How MƒA helps Jamie Munkatchy implement makerspace education in her classroom, creating greater equity and access through hands-on learning.
As an artist, MƒA Master Teacher Jamie Munkatchy knows the particular feeling of satisfaction that comes from making things. Before she began teaching chemistry in New York City public schools, she co-founded Booklyn, a nonprofit that supports artists and organizations committed to environmental and social justice, and developed her craft by learning screen printing, printmaking and other skills.
Now in her 15th year of teaching, Munkatchy is giving students at the James Baldwin School in Manhattan the opportunity to personalize their learning through a process of design and experimentation similar to the one she employs in her artistic work. “I really see young people have fun, and see their self worth and their self-esteem and their engagement go up, when they're given tools to apply what they have learned to making something,” Munkatchy says.
The hands-on learning labs known as makerspaces have emerged as a major trend in STEM education, with K-12 schools around the country dedicating spaces for students to experiment with equipment ranging from screwdrivers, hammers and wood to high-tech tools. In a 2018 MƒA course titled “How to Start a Makerspace,” Munkatchy gained the inspiration and practical advice she needed to build a makerspace in her own classroom. With it, she’s enabling her students to think critically, design solutions to challenges, collaborate with each other and gain confidence in their own learning.
In the workshop, Munkatchy learned about the Beam Center, which helps teachers purchase and install equipment for makerspaces using special funding sources available to Title I schools in New York City. She soon turned a section of her classroom into a screen printing studio stocked with two 3D printers and laser and vinyl cutter machines. Her classroom makerspace also boasts physical computing tools, woodworking tools, and cooking equipment.
Having the makerspace has helped Munkatchy shift her curriculum from the traditional scientific method toward a focus on the engineering design cycle. “I want to center the making of the thing, and the design cycle explicitly talks about iteration — the more iterative your process, the better it is.”
Munkatchy also appreciates how the design cycle centers problem solving, rather than more abstract scientific concepts. As a result, she has seen her students grow more engaged and recognize more connections between the work they do in class and the real-world problems they want to help solve. “The design cycle allows students to shine more,” Munkatchy says. “The scores are just higher on those papers than they are if I used the scientific method rubric.”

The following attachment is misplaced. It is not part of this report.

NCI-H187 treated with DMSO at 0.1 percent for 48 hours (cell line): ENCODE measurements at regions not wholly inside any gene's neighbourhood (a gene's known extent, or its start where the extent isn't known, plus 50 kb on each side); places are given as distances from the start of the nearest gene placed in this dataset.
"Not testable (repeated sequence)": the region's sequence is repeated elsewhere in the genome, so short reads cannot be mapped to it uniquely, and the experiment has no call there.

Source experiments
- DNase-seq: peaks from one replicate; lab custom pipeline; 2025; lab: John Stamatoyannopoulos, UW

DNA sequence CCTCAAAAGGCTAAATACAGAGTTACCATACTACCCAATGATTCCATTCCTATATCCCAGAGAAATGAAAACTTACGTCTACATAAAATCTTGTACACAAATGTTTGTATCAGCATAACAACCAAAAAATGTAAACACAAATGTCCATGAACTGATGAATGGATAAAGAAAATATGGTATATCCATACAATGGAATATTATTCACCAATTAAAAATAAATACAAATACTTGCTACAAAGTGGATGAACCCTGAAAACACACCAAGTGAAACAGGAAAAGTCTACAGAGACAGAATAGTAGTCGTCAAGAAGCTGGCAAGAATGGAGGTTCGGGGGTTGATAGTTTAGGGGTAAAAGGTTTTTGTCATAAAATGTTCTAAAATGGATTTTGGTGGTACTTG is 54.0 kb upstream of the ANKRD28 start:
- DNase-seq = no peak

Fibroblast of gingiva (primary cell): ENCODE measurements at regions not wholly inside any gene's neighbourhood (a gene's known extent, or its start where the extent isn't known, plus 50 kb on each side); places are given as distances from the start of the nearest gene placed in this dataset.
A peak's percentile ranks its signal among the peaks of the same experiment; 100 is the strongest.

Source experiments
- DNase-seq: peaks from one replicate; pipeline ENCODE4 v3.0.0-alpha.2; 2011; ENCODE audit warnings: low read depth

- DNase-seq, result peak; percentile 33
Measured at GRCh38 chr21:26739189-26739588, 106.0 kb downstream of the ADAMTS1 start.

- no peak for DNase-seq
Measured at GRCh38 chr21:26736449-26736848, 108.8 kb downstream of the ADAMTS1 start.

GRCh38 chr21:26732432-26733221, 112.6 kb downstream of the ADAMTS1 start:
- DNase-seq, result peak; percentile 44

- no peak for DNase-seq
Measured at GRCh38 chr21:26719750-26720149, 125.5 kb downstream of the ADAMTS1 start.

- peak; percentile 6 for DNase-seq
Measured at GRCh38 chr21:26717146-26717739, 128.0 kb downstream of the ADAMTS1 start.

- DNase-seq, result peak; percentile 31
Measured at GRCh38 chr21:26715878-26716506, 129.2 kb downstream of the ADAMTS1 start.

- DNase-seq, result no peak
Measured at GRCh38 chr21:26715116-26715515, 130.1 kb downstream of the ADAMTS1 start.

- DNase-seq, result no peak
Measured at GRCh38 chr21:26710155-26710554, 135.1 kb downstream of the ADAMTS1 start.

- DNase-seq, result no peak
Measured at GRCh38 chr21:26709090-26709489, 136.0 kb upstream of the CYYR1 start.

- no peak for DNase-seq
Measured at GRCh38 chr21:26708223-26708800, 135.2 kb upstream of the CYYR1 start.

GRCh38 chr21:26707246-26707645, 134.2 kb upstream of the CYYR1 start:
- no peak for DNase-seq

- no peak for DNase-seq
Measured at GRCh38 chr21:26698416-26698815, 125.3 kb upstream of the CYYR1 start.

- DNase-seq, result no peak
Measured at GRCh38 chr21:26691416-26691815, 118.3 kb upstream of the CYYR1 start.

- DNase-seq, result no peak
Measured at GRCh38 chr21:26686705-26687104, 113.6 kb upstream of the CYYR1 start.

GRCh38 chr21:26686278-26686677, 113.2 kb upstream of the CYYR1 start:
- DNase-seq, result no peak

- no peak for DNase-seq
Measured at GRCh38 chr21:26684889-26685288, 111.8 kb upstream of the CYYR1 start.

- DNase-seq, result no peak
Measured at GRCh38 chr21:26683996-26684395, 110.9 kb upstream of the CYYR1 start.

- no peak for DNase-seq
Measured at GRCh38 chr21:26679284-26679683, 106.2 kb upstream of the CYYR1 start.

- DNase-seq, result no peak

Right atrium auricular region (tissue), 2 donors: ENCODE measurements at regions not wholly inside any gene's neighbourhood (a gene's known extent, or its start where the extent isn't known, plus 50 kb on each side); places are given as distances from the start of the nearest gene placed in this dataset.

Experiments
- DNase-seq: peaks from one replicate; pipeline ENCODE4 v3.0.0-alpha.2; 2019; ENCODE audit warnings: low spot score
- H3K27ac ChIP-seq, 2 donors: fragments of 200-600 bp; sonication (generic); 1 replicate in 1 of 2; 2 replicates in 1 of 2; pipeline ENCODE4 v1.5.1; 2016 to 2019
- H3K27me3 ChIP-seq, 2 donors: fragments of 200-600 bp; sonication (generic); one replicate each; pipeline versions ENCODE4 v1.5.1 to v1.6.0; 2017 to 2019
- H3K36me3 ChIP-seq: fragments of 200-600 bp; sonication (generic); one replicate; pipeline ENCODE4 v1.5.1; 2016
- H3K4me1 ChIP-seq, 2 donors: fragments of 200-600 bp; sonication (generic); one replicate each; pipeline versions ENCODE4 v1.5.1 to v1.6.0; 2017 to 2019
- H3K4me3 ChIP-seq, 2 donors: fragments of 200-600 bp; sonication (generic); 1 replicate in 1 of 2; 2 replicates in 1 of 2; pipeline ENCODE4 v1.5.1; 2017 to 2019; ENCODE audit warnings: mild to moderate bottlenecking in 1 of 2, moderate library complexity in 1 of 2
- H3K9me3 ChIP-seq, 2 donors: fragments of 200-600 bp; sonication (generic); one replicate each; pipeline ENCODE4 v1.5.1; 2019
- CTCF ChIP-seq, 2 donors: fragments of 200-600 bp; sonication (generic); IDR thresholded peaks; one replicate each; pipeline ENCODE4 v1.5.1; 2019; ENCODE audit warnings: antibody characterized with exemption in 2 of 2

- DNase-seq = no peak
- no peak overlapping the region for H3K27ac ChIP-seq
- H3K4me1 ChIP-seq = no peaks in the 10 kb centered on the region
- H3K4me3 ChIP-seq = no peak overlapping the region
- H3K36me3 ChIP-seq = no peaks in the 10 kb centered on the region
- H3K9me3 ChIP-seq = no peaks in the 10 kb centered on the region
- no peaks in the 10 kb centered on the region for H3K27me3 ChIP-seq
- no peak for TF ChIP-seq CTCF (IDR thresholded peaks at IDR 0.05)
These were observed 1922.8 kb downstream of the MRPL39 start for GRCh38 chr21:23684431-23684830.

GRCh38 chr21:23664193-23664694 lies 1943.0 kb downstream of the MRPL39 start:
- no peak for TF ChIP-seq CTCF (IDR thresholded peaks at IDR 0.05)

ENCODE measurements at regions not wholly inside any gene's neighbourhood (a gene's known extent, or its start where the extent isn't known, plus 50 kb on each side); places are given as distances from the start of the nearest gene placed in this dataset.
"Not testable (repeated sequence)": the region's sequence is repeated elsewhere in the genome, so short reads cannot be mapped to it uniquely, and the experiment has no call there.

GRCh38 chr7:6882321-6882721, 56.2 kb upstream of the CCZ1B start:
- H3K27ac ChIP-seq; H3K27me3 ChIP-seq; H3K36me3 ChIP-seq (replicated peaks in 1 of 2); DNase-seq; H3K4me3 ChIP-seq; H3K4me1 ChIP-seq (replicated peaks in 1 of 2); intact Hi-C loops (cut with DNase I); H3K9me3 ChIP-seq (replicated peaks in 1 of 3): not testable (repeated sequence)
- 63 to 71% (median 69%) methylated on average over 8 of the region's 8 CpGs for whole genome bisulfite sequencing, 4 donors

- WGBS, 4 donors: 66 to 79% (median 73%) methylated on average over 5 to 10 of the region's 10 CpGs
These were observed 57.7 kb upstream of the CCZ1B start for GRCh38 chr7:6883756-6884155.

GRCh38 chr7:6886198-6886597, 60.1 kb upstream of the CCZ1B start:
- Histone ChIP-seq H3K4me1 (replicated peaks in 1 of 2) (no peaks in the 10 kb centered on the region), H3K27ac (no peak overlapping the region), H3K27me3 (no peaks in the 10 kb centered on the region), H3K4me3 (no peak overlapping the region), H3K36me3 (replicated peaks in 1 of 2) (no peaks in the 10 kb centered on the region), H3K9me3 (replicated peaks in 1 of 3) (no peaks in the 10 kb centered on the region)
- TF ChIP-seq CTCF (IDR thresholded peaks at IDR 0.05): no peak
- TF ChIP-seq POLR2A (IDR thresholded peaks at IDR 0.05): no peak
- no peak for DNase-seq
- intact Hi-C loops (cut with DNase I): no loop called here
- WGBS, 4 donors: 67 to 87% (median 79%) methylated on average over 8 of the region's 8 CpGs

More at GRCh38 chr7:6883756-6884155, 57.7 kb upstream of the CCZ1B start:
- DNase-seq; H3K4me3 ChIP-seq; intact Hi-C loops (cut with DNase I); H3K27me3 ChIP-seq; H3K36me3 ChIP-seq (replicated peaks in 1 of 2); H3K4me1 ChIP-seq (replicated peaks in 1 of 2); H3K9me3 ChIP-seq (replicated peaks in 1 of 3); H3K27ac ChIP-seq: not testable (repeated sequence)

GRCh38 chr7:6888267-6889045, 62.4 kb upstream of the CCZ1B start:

“I really see young people have fun, and see their self worth and their self-esteem and their engagement go up, when they're given tools to apply what they have learned to making something."
After building the makerspace, Munkatchy worked with the community-based organization CAMBA to create a paid internship for students that incorporates the principles of sustainability, making and entrepreneurship. Students meet with her to work on projects ranging from screen printing student-designed school hoodies to resume development and small business education.
“We talk a lot about what they want to do after high school, and I'm able to design something that takes into account what they want to do and what their interests are.”
Munkatchy stresses the importance of preparing students to make a living, and incorporates entrepreneurship skills and concepts such as building wealth into her classes as well as the internship. They get access to the makerspace to further their passion projects or side hustles, from screen printing t-shirts to weaving artificial hair to making parts for dirt bikes. “Without these resources, my students would not see the relevance and immediate applicability of their education to their ideas for building businesses,” she says.
In an effort to create even more equity and access in the classroom, Munkatchy and two fellow MƒA teachers led a workshop on reframing feminine craft in makerspaces in order to better center young women in STEM classrooms. “It's incredibly important that all of the making that people do — whether it's cooking and sewing or whether it's soldering or using a saw — is valued equally, and that people of any gender can see themselves in these spaces,” Munkatchy says.
Munkatchy also relies on MƒA to help her think through some of the difficult issues that get in the way of many students’ abilities to learn effectively. “MƒA doesn't just tend to my need to understand laser cutting and 3D printing — it also tends to my need to better understand discrimination and segregation and inequity in schools. And that's incredible too.”
Munkatchy freely admits that teaching can be hard, and that sometimes “you end up in spaces where there is bad morale.” For these times, she says, “MƒA is a counterweight for me. It’s a group of people who are engaged in their profession, and a lovely thinking community.”